Results for 'God'

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  1. Chapter outline.A. Is There A. God - forthcoming - Moral Management: Business Ethics.
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  2. Augustine, On Free Choice of the Will (388-395).God'S. Foreknowledge Evil - 2003 - In Jorge J. E. Gracia, Gregory M. Reichberg & Bernard N. Schumacher (eds.), The Classics of Western Philosophy: A Reader's Guide. Blackwell. pp. 88.
  3.  15
    McCall and counter/actuals, Richard Otte.God Exists, Robert K. Meyer & Materialism Rorty - 1987 - Philosophical Quarterly 37 (147).
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  4. Ātmavidyā.Hari Gaṇeśa Goḍabole - 1971
     
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  5.  10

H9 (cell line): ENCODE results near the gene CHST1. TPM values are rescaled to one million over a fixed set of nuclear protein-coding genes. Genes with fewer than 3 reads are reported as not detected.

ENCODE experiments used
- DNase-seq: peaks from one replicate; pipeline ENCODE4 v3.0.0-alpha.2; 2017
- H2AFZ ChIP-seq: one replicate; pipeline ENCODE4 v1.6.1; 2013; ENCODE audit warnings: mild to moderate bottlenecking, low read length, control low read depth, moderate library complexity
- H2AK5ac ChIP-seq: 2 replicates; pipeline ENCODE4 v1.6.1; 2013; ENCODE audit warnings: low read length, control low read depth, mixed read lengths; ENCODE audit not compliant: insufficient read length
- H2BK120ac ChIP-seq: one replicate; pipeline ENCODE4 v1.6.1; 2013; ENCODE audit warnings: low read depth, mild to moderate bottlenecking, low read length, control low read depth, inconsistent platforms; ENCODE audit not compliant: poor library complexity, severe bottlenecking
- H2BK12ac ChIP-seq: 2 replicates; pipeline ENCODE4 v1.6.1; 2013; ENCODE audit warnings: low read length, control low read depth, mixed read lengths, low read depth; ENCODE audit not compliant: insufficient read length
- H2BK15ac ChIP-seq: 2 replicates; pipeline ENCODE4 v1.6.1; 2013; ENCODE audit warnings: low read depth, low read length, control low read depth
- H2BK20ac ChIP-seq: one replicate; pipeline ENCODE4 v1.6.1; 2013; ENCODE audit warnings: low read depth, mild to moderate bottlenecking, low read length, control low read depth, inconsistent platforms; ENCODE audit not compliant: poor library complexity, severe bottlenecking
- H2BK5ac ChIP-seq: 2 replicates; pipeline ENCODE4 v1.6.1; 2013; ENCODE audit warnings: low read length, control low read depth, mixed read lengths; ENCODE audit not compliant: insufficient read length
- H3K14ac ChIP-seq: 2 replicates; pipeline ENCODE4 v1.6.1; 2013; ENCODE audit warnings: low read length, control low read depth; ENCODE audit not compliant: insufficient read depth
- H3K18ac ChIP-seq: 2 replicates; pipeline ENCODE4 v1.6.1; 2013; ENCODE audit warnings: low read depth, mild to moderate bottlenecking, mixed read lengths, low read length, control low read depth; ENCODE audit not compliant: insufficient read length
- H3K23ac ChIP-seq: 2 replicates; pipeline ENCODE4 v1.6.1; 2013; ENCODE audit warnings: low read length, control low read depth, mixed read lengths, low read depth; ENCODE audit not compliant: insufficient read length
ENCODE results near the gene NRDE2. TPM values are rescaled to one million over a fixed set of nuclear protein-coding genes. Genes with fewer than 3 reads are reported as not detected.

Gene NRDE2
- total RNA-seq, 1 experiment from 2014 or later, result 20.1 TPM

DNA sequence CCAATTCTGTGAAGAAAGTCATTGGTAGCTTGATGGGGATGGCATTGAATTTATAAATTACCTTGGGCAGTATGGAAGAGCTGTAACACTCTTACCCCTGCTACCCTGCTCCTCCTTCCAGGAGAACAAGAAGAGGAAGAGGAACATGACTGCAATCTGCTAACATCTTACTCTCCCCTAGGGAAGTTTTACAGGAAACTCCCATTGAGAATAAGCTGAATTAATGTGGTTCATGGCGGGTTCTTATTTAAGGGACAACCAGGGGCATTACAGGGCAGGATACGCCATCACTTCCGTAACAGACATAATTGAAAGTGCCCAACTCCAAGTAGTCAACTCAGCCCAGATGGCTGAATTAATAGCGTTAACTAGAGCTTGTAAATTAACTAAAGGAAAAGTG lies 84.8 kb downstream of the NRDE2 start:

Doomed to fail: The sad epistemolo-gical fate of ontological arguments.I. God - 2012 - In Miroslaw Szatkowski (ed.), Ontological Proofs Today. Ontos Verlag. pp. 50--413.
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  6.  7
    Hans Achterhuis, ed., American Philosophy of Technology (Bloomington, IN: Indiana University Press, 2001).Questioning God - 2001 - Graduate Faculty Philosophy Journal 23 (1).
  7.  2
    Ideas of “Civil Humanism” in Creativity of Italian Thinker of the XV Century Matteo Palmieri.Boris God - 2009 - Sententiae 21 (2):55-62.
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  8. I primi bollandisti alla scoperta delle biblioteche romane (1660-1661).Robert Godding - 2010 - Gregorianum 91 (3):583-595.
    The paper reconstructs the trip to Rome of the first Bollandist Fathers, providing numerous historical, documentary and cultural details, while offering a generous cross-section of the academic life of the period.
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  9. in the Classroom John Harrison.Sued God & Steve Meyers - 2004 - In Patrick E. Murphy (ed.), Business Ethics. Wiley. pp. 49--105.